As the end of the financial year nears, and the Government is nowhere near mopping up even a small fraction of the Rs 1.05 lakhs it had budgeted to raise from disinvestment in 2019-20, panic seems to have set in. Seen from this perspective, the decision to put all of one hundred per cent stake in Air India for sale makes immense sense. It ought to have been done long ago. The earlier bid to sell off 76 per cent stake had attracted no offers. The sale offer has been sweetened in other ways as well. The prospective buyer will not have to pick up the entire Rs 62,000 crore debt, it has been slashed to about Rs 24,000 crores. And it is explained that this liability is more than compensated by the transfer of the 82-aircraft fleet with an average age of eight years. (The average lifespan of a commercial airliner can ordinarily stretch to about fifteen years.) Another deal sweetener is the lowering of the net worth of prospective bidders from the earlier Rs 5,000 crores to Rs. 3,500 crores. However, for an existing domestic airline operator there is no net worth condition. Some of the conditions in the March 2018 offer, however, remain in place. Such as the bar on foreign partners holding more than 49 per cent stake, or heading the board, or constituting more than a third of board membership. Besides, the existing base of Air India, new owners too will have to retain its name. Notably, aside from Air India, low-cost domestic airline Air India Express, and a 50 per cent stake in the ground-handling company Air India Singapore Airport Terminal Services too are to be sold off, as per the information memorandum issued on Tuesday. Land, buildings, including the iconic Air India tower in Nariman Point, Mumbai, and paintings bought by the airline over the years, however, are not for sale. In all likelihood, the sale offer would allow Air India to retain the space in all these buildings here and abroad whose ownership might continue to vest with the government but occupation on payment of reasonable rent will vest with the new owners. The prospective bidders might still have to contend with the huge workforce on the payrolls of Air India. Although the airline’s Chairman cum-Managing Director Ashwani Lohani has denied that it is saddled with excess staff, in the domestic aviation industry it is a public secret that Air India’s employee- to-aircraft ratio is in multiples of that in the private sector. It has over 16,000 employees, nearly 10,000 permanent. And its unions are used to dictate terms. Handling labour problems could well be a headache for the new owners, especially when the aviation sector is under stress due to high aviation fuel price.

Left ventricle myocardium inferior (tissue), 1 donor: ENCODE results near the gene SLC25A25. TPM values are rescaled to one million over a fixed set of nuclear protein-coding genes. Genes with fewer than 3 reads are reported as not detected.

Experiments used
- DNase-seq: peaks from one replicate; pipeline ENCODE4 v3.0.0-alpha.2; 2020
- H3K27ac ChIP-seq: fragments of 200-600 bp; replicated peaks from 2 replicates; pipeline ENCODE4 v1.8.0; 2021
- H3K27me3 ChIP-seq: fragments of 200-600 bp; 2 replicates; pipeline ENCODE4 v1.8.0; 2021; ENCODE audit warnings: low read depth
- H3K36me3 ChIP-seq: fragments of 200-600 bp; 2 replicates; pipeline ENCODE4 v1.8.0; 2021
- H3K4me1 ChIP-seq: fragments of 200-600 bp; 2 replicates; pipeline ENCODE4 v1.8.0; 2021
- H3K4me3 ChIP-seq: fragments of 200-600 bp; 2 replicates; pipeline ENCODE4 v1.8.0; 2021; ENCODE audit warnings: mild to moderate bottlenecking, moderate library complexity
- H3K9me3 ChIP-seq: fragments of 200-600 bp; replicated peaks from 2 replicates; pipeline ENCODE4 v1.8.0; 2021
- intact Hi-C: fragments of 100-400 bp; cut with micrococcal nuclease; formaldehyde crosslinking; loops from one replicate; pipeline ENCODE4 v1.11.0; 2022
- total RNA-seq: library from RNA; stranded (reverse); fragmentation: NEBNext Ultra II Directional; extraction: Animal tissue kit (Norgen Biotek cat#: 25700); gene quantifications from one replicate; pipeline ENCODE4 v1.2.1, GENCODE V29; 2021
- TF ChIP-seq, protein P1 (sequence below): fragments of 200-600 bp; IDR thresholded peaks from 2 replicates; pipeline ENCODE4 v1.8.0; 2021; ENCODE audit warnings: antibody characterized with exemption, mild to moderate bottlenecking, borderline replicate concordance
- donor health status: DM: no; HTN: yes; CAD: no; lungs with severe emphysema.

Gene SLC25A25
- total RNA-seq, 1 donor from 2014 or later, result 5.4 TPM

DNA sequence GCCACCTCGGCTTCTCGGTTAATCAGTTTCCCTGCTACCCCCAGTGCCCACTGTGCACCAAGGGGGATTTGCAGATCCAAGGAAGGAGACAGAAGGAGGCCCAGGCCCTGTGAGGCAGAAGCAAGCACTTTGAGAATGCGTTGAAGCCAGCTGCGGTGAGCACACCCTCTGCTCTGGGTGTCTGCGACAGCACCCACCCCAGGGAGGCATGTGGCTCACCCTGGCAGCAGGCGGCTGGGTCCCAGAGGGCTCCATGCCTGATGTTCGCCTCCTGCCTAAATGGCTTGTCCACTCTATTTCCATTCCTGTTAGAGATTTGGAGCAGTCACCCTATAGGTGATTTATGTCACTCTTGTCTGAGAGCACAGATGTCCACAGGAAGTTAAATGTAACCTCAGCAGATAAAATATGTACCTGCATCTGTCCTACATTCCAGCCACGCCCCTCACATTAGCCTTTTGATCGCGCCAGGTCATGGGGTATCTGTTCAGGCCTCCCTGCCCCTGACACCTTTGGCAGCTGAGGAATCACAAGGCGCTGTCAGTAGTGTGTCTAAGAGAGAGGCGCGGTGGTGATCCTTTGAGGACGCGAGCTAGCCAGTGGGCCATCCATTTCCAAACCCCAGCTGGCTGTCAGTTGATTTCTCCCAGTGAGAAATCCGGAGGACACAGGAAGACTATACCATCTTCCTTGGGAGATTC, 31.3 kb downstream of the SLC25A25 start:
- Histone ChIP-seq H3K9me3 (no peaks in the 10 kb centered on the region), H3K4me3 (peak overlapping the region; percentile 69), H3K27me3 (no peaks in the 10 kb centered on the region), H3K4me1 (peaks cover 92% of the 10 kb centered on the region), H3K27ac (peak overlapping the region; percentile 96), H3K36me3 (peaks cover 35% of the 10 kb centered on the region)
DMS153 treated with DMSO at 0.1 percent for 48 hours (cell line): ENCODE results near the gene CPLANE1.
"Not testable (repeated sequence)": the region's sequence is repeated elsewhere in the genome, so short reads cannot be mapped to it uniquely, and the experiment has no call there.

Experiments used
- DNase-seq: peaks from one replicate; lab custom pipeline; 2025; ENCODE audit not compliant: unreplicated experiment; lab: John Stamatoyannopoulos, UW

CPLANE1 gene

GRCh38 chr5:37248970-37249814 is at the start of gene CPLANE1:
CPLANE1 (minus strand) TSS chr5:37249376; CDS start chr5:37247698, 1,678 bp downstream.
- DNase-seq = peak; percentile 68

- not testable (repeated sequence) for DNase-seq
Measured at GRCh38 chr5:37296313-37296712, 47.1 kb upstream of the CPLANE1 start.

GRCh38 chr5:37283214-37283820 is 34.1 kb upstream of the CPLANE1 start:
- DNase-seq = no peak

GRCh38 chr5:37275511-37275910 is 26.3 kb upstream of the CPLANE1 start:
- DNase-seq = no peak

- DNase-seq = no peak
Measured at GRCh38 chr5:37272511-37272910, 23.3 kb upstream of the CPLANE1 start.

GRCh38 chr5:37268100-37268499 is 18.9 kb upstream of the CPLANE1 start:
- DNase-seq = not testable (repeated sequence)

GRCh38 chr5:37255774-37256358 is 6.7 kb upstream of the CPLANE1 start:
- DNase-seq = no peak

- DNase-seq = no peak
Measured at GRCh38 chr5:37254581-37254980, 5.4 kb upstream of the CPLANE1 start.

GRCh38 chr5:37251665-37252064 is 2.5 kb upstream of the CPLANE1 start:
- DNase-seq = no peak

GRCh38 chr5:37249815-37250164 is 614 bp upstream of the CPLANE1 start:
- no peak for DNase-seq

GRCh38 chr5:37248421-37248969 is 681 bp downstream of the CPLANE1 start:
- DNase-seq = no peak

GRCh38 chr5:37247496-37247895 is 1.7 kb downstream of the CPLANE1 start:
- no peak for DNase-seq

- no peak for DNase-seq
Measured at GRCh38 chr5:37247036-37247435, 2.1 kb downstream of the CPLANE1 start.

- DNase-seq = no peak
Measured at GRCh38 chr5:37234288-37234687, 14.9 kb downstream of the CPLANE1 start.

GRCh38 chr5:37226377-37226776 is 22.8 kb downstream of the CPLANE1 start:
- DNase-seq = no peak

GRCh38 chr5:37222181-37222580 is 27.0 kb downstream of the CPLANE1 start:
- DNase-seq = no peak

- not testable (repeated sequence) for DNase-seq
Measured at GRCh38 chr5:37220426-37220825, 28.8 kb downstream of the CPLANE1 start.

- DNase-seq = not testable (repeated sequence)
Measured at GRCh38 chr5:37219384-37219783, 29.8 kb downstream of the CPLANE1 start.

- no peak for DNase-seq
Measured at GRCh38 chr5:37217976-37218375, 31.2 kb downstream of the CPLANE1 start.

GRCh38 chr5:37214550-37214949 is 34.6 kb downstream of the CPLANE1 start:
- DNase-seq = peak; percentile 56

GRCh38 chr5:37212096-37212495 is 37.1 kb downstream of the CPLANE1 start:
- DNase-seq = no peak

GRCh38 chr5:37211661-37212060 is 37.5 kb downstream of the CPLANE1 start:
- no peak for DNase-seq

Currently, most airlines are doing well thanks to moderate crude oil prices. The reason for the collapse of Jet Airways, one of the better run private airlines, may have made the Air India buy further attractive. It is another matter that so long as Jet Airways was operative it had wangled a most favourable treatment from the UPA regime. Then Civil Aviation Minister Praful Patel had gone out of the way to damage Air India, transferring lucrative West Asia routes to Jet or its foreign partner, and forcing the national airline to transfer highly valuable bilaterals and to virtually gift parking slots at the Heathrow Airport. Patel pushed the national carrier further into the financial crisis with his decision to merge the domestic Indian Airlines with Air India. It proved a very costly folly. Why Patel has not had to explain his collusive decision-making to wreck Air India from within is a mystery. At last, when Air India does get privatised, the taxpayers will be spared the burden of financing its losses with the infusion of thousands of crores of rupees every year. Meanwhile, even after the tight schedule set for the bidding process, actual disinvestment proceeds are unlikely to accrue to the government account till after the end of the current financial year. Which means that the Rs 1.05 lakh crore disinvestment target set by Nirmala Sitharaman in her maiden budget will remain largely unmet.